Elen Mkrtchyan is 17 year old. At the age of 8 she was diagnosed with osteogenesis imperfect-brittle bones. Despite the fact that the secondary school was not set out for independent movement, anyway, she finished it on her own and with her parents’ facilitation...
The Nor Kharberd Specialized Children’s Home is intended for children aged 6-18, but most of them stay here even after becoming adults; behind the walls of the orphanage there is an integration problem.
My Little World
Each year more and more Iranians come to Armenia. The majority of them stay in Armenia with their families and work in various areas. They try to keep their national identity and traditions. They attend the mosque and take their children to an Iranian school.
One Life - Different Countries
For centuries, the role of women in Armenian society was limited to raising children and dealing with everyday problems. Now much has changed, and women have become more independent
In the Hands of Women
The lifestyle of the women, living in Armenian villages significantly differs from the ones of urban-dwelling women. There are numerous props of life, which make the life of a city woman easier, however in the villages even earning money sometimes demands a lot of physical effort, patience and toughness.
Being A Woman in the Village
Six years ago, the Grigoryan family lost their house in the center of Yerevan due to urban development. Since that time, they have changed four houses over the course of 6 years.
Neither home nor choice
Malatia mart, is considered to be one of the oldest marts in Armenia. It has been open since 1991. During the USSR, there were livestock barns and the pastures. After the collapse, they stopped working, like the whole state economy. Later, in place of the barns, the mart was created, which throughout the years expanded both its territory and the variety of products. The latter now includes not only clothes; here one can also find everything for the household with good prices.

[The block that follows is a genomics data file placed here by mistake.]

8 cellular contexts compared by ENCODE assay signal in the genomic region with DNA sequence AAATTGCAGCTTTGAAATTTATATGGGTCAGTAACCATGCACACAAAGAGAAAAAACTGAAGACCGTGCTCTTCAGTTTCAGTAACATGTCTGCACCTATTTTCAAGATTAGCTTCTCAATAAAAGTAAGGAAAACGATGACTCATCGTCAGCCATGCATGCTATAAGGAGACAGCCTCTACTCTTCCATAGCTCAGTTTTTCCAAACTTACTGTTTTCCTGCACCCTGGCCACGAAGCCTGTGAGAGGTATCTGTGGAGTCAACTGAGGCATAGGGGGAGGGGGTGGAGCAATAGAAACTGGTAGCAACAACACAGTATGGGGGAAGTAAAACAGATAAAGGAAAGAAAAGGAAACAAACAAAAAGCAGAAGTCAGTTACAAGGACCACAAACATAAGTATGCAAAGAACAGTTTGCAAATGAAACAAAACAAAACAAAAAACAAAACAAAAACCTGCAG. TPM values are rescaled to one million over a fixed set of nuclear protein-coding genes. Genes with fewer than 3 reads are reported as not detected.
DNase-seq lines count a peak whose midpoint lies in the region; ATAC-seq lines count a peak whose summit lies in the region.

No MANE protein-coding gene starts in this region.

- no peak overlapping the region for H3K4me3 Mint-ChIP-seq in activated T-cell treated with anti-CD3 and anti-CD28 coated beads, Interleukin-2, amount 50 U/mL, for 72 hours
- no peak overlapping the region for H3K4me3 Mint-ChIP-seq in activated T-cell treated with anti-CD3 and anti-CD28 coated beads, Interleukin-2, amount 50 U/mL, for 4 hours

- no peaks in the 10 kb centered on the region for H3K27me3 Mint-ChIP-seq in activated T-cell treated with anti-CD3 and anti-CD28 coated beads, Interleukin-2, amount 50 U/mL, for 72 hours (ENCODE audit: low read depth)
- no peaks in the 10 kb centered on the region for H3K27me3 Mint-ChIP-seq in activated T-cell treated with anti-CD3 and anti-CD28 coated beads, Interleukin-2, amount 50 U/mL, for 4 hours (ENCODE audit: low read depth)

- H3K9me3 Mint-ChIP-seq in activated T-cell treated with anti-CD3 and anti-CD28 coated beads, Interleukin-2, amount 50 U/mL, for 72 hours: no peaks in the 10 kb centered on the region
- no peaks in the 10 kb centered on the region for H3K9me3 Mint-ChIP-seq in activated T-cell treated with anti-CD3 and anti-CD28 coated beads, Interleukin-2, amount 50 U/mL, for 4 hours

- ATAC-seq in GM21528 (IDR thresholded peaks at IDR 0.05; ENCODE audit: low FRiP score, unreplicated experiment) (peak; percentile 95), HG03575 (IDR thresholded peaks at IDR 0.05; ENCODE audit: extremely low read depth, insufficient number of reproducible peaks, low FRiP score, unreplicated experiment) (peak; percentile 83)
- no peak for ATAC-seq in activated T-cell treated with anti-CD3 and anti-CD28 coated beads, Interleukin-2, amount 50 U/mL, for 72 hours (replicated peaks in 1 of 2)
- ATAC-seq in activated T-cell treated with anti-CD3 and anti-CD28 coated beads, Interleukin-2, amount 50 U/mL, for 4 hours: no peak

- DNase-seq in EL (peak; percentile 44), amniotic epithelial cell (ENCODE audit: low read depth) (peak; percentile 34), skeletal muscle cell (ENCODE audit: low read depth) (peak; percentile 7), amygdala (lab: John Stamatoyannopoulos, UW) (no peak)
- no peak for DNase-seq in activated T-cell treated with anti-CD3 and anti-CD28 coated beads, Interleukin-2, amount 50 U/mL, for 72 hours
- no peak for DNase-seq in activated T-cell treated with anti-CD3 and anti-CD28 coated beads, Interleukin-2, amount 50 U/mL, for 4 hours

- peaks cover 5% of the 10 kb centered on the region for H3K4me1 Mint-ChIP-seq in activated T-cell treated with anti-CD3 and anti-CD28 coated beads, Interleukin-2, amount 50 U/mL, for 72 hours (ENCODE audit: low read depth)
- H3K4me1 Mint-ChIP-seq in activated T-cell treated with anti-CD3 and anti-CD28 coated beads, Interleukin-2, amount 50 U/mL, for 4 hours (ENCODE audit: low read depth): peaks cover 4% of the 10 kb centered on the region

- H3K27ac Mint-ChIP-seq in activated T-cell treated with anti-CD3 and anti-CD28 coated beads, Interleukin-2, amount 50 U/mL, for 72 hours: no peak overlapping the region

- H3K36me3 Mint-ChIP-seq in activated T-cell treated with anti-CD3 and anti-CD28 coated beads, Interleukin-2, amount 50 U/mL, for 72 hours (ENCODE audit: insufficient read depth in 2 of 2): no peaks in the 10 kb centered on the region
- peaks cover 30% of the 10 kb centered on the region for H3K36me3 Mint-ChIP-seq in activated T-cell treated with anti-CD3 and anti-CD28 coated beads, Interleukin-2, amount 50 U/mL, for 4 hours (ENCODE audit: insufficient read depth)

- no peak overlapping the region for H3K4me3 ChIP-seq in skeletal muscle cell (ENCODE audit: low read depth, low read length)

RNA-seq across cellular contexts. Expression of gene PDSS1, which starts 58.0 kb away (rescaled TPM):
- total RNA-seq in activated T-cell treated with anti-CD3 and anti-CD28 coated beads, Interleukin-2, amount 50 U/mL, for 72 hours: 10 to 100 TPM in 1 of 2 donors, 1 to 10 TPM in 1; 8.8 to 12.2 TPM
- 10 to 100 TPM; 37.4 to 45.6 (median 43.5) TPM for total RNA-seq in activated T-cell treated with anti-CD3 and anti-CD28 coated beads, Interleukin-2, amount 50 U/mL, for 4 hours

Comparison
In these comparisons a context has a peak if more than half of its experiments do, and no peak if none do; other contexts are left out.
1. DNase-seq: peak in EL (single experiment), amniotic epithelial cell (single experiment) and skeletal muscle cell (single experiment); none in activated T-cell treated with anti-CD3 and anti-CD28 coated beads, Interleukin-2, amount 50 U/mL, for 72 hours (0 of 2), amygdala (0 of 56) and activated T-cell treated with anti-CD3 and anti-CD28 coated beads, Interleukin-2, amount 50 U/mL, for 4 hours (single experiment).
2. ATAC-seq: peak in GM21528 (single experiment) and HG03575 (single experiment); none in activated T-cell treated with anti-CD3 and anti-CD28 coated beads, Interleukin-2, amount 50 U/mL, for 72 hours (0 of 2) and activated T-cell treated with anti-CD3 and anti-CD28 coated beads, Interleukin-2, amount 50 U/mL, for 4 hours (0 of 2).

Welcome to Malatia, The One in Yerevan
89 year-old grandfather, Garush Danielyan, has three children, eight grandchildren and 15 great-grandchildren. Not all of them live under one roof, but at least four generations do. Despite that fact, there is a gap between the generations because of their different outlook of the world.
Four Generations under One Roof
This year was a fruitful year for Armenian agriculture, especially for growing grapes. However, this season many factories are refusing to buy grapes. Russia, one of the biggest consumers of Armenian wine, has plenty of last year’s wine in reserves and isn’t looking to buy more this year.
Homemade Vodka and Wine as an Alternative
Armenians are generally not as physically active as Europeans. Though parents usually take their children out to different sports clubs, few of them continue their sport life when they grow up.
A Way to a Healthy lifestyle
It has been 4 years that the family of Lee has lived in Armenia. The spouses teach Chinese language at The “Confucius” center and at the public school named after Chekhov in Yerevan. Living thousands of kilometers far away from their homeland, they are trying to preserve their national traditions in the Armenian environment both by preparing special meals and celebrating holidays. Chu Yan, the daughter of Lees, whom the family calls Tong-Tong (the Chinese call their child by a different name at home) goes to the Russian section of Chekhov school. She speaks Armenian, Russian, Chinese and English. As my children are course mates with Tong-Tong and there are close relations between our families, we had a unique chance to be at their place and taste some traditional Chinese New Year meals.